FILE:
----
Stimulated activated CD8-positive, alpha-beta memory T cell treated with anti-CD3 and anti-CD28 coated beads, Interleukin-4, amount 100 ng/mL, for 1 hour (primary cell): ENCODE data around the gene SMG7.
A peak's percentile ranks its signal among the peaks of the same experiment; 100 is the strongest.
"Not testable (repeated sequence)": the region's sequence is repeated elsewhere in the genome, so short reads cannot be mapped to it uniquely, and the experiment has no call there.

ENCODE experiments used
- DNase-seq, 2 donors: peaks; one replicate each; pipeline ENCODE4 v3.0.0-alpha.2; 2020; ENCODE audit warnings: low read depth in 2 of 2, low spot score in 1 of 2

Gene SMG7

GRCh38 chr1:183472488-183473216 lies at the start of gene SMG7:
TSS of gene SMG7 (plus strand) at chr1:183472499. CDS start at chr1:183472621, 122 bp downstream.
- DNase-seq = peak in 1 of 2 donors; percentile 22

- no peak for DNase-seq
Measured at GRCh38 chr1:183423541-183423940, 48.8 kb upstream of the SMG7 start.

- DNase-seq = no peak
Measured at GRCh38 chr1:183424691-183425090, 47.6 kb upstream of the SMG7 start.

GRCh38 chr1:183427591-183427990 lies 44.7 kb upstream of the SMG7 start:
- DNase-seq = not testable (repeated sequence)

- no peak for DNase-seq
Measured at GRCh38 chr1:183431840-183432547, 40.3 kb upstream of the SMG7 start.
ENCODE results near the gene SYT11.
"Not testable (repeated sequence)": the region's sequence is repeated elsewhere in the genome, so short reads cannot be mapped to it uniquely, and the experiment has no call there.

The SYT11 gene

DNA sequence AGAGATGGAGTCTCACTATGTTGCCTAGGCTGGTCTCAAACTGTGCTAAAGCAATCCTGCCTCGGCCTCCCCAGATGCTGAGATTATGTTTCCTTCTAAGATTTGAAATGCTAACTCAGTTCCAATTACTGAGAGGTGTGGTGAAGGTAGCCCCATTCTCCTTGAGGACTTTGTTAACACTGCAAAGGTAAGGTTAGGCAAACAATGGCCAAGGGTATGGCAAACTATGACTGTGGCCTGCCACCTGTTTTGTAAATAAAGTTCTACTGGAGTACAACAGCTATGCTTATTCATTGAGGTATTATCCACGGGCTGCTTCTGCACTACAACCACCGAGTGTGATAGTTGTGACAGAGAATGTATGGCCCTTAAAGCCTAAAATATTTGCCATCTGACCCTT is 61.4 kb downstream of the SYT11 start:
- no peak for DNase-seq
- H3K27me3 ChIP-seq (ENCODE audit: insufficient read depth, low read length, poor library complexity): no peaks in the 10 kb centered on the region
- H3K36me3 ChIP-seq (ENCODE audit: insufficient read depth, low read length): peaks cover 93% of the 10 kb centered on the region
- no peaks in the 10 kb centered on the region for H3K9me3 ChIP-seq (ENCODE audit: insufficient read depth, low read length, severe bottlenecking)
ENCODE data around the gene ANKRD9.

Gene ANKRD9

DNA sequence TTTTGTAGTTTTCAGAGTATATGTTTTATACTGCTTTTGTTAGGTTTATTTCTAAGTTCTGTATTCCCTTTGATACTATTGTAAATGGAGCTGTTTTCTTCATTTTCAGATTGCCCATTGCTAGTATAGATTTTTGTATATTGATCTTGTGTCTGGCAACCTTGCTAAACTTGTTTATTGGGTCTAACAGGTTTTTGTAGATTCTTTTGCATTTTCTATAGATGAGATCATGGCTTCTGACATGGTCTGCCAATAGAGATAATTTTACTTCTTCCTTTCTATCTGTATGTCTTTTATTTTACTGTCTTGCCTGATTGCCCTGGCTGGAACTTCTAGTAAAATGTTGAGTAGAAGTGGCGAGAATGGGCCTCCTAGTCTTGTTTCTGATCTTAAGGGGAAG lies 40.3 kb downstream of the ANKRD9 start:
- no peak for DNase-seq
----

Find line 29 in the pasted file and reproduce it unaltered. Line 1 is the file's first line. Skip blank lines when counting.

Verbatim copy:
- no peak for DNase-seq